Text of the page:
‘Still a Long Ways From Justice’

Times Staff Writers

At 11 years old, Ben Chaney lionized his older brother James. He believed he was immortal. Even when James vanished in Mississippi with fellow civil rights workers Andrew Goodman and Michael Schwerner, Ben was certain James would come home alive.

“Never until his burial did I believe he could die,” Chaney said.

On Friday, a widow, a brother and a mother spoke with love and pride of the three men who went to Mississippi to register black voters 40 years ago. When reputed Ku Klux Klan leader Edgar Ray Killen, 79, pleaded not guilty in their killings, it took these family members back to an era when the push for equality in the Deep South often clashed violently with racist hatred.

Ben Chaney, a 52-year-old paralegal here, said the arrest gave him a small semblance of hope -- a sentiment he termed “barely, partial optimism.” But, he said, “We are still a long ways from justice.”


At her apartment on the Upper West Side, Carolyn Goodman sat surrounded by pictures of her son -- a portrait of Andrew, photographs taken when he was a young man and snapshots of him as a child with brothers Jonathan and David. Goodman said Killen’s arrest was good and bad news.

“Good because there might be some justice,” said Goodman, 89. “Bad because you still don’t know what’s going to ultimately happen.”

In Seattle, the widow of Michael Schwerner said she thought justice would be served only if the Killen trial provoked a larger discussion about race.

“Racism is the elephant in the living room of this country,” said Rita Bender, 62. “And we pretend it does not exist. Until we acknowledge it, until we acknowledge the past, we are not moving forward.”


Ben Chaney runs a foundation named for his brother and a summer voter-registration program modeled after the effort that cost James his life. Chaney said he spent much of Friday morning on the phone with his 83-year-old mother, who lives in New Jersey. Fannie Chaney kept hoping that Killen would turn state’s evidence against eight others linked to the killings in earlier investigations, her son said.

“I had to tell her, ‘Mama, they have the evidence against the rest of them, it’s whether or not they are going to use it,’ ” Chaney said. “It’s like there is a void, because not all of the murderers have been indicted. And I don’t think it is going to be fulfilled with just this prosecution.”

Mindful of the significance of the term, he continued: “This is going to be a whitewash. They are going to use the most unrepentant racist as the scapegoat, leave the others alone because they are more powerful, more wealthy and more influential -- and then move on.”

Chaney said the death of his brother “defined and controlled” his life. He pursued a life in social justice because “the best way to remember my brother and his companions is to do what they were doing.”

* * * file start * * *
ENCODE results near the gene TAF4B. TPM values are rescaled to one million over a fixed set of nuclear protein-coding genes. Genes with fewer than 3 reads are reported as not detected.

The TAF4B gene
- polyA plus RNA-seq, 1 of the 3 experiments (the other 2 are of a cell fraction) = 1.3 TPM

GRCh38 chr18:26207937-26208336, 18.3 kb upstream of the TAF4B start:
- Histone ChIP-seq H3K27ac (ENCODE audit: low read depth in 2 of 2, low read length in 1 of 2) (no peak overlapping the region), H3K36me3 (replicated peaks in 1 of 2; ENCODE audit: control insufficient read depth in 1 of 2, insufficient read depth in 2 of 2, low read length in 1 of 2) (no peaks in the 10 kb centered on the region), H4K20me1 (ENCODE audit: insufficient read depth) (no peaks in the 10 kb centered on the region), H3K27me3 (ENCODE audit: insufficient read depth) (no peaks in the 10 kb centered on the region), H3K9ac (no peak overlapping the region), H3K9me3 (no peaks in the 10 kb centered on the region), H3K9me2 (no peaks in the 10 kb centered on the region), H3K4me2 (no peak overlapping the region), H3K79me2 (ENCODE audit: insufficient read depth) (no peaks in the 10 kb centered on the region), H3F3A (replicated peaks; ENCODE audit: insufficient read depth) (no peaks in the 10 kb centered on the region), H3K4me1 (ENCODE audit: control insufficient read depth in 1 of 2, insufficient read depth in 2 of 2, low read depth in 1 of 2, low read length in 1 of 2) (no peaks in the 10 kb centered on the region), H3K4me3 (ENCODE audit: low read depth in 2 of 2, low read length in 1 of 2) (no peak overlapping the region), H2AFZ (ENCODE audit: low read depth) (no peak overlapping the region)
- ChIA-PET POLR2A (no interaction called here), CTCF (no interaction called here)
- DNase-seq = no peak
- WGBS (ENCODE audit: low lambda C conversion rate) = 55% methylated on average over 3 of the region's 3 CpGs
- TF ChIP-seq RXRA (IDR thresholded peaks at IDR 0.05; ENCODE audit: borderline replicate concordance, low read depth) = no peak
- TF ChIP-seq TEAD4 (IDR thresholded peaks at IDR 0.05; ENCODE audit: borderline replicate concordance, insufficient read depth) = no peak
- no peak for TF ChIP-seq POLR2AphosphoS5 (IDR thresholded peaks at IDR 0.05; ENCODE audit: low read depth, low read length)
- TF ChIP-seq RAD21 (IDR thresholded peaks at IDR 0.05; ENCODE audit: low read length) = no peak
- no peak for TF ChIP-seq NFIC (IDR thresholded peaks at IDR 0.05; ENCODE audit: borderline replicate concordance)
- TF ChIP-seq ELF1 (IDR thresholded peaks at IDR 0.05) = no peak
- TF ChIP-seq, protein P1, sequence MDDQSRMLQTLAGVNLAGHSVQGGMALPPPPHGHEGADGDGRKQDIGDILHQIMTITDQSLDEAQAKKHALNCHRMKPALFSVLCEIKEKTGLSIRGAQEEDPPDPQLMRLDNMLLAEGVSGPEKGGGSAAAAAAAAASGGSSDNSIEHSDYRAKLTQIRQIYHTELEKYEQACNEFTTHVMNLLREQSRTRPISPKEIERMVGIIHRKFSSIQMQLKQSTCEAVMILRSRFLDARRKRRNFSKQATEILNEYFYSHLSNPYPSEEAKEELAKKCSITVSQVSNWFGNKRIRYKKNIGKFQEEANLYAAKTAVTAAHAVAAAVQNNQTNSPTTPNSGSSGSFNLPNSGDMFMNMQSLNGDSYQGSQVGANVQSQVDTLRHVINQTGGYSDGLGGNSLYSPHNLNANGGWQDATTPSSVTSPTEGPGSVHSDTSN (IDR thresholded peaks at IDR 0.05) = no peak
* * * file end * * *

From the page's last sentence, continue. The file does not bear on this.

The expectation that no one would ever be called to reckon for the killings weighed heavily on his family, Chaney said. James Chaney was the sole black victim in the 1964 killings. Fannie Chaney was a little girl when her uncle was lynched by the Klan. No one was charged or prosecuted in that killing, leading her to believe her son’s murder would go unpunished as well.

“For 40 years,” Ben said, “she thought a prosecution in this case would never happen, because in Mississippi, you don’t prosecute white people for murdering black people.”

While calling 40 years an “outrageous” period of time to wait for a possible conviction, he said: “That is the thing about justice. It can take 100 years, but I believe eventually it catches up with you.”

Forty summers ago, Carolyn Goodman recalled, her son drove down West 86th Street, past the building she lives in now, and went with friends to Mississippi.


“I didn’t expect he’d never come back, that’s for sure,” she said. “I knew he was going into a world of risk. But I also knew that my husband and I had lived in a world of risk, we lived through all the terrible ‘isms’ of our youth, and we were willing to risk our lives -- but not our children’s lives.”

But Goodman said her husband cautioned her: “Our children know what our thinking is, but now they have to take their own path. And if Andy wanted to go to Mississippi, that was up to him. He has to take that risk.”

She said the family thought the worst thing that might happen was that Andy would end up in jail and his parents would have to bail him out.

On Friday, she said she might like to be alone in a room with Killen, to ask what was on his mind the evening her son died.


“All these years, I’ve been trying to understand what caused him to be part of a group of people who murdered three innocent young men,” she said. “Could he tell me?”

Bender, who later remarried, is an attorney as well as a mother and a grandmother. She said that for her, the case was even more important than convicting Killen or anyone else involved in the murders.

“In many ways, those men were pawns,” she said. “They were manipulated by a state apparatus that was determined to preserve a racist society by whatever means. That doesn’t mean they are not individually liable for their acts, but there is a lot more liability and a lot more responsibility than just them.

“And so for me,” she went on, “the importance of this case is to use it to talk about the result of racism and state-sponsored terror.”


Bender accompanied her young husband to Mississippi that summer of 1964, as a volunteer for CORE, the Congress of Racial Equality. In her job application, she wrote of her hope “to someday pass on to the children we may have a world containing more respect for the dignity and worth of all men than that world which was willed to us.”

The sadness and the injustice of the murders in Mississippi have remained with her, Bender said. But she still harbors that hope.